Training Providers

Firm that took over Learndirect goes bust

New owners have failed to secure enough skills contracts to clear 'significant liabilities'

New owners have failed to secure enough skills contracts to clear 'significant liabilities'

13 Jul 2022, 15:33

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The company that bought Learndirect, previously England’s largest training provider, has suddenly ceased trading after failing to secure enough skills contracts to clear “significant liabilities”.

Multiple creditors, including government departments, are on the hook for potentially millions of pounds after Dimensions Training Solutions Ltd (DTS) filed for insolvency this week.

The DTS board told FE Week the decision to close follows an unsuccessful attempt to win new government-funded skills contracts and a failed effort to refinance the business with external investment.

It comes just six months after the firm was sold by previous owner Wayne Janse van Rensburg to The Firebird Partnership.

Janse van Rensburg secured around £35 million worth of European Social Fund (ESF) contracts through the Department for Education and Department for Work and Pensions after buying Learndirect in 2018. The ESF contracts expire in March 2023.

The new DTS board refused to say how many staff will lose their jobs but latest accounts for the firm show 47 employees in 2021. It is also unclear how many learners will be impacted by closure of DTS.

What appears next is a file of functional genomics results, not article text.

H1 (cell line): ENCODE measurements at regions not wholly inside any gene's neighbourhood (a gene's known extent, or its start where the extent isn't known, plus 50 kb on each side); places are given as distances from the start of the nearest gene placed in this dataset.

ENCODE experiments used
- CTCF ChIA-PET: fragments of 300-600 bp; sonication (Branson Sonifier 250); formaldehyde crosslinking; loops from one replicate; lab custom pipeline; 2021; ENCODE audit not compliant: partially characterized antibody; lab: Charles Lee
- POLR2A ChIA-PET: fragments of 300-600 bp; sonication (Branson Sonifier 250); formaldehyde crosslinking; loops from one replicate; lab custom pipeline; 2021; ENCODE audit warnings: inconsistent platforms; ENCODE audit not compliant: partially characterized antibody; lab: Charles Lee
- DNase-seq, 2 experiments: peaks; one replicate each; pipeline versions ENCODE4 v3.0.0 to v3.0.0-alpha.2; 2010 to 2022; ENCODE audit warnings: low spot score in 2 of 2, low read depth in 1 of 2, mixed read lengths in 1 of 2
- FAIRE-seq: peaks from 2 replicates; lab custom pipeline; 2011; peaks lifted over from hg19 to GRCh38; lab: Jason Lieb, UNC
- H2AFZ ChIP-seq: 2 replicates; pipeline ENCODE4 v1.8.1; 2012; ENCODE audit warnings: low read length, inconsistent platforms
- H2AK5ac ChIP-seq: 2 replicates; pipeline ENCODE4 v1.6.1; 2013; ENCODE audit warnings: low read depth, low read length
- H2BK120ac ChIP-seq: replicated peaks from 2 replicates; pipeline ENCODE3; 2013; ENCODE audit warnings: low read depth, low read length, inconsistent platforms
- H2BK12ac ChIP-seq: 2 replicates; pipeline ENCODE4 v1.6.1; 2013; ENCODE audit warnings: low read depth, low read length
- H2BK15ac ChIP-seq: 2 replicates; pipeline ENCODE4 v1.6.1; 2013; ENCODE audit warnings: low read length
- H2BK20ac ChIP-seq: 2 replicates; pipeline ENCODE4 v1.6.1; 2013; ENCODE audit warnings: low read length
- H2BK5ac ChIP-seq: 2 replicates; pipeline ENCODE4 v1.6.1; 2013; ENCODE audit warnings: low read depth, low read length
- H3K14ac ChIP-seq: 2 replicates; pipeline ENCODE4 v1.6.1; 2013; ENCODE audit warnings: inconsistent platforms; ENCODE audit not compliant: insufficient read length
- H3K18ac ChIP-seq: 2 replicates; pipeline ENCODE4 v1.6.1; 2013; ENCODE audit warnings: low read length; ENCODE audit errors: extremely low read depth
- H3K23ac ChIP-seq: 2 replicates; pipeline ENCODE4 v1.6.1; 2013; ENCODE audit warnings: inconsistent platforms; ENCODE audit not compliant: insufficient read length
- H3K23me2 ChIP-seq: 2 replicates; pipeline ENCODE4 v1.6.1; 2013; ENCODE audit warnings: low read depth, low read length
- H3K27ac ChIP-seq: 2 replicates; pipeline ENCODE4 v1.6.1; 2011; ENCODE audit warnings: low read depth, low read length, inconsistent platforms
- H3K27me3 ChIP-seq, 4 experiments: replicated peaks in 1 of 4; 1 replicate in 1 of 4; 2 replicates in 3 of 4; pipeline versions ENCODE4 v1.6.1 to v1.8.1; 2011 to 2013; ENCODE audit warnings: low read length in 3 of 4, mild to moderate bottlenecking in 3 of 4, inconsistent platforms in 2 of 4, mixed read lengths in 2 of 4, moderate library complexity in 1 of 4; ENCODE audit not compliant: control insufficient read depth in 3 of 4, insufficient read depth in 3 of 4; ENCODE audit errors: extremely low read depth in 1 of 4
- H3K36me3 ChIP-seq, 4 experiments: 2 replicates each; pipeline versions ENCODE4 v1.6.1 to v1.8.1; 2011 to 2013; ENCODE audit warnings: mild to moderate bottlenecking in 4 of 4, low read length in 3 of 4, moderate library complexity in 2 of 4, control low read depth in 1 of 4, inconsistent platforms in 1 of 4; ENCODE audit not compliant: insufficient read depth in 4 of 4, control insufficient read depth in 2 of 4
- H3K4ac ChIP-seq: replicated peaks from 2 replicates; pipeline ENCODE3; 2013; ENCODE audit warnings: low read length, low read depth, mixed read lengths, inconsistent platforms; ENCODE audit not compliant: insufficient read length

Insolvency practitioners from James Cowper Kreston have been engaged to assist with the liquidation process.

In a statement the DTS board said: “When the business was acquired in January of 2022 it was in a precarious financial position with significant liabilities on the balance sheet, however we believed that because of the strength of the staff team and the quality of our service we would be able to win enough new tenders to rectify the historic position.

“Despite successfully winning three new contracts this has not been enough and therefore external investment has been sought, or new owners that could provide continuity of employment and learning for staff and young people. We received an offer of investment but unfortunately due to the political uncertainty and delays in awarding new contracts this offer was withdrawn this week and we have had no choice but to pursue this course of action.”

The board would not disclose the scale of the financial problems but latest accounts for the group of companies shows net liabilities of almost £15 million.

DTS was incorporated in 1998 and delivered a range of commercial and government-funded training.

It bought Learndirect from Lloyds Development Capital in 2018 shortly after the adult training and apprenticeship was dealt a fatal grade four Ofsted report following a High Court battle. The Education and Skills Funding Agency then stepped in and cancelled Learndirect’s contracts which were worth around £100 million.

Learndirect and DTS, under the ownership Janse van Rensburg but management of chief executive Pamela Rae Welsh and chief operating officer Andrew Niedzwiecki, managed to secure around £35 million in European Social Fund contracts from the ESFA a year later despite the fiasco.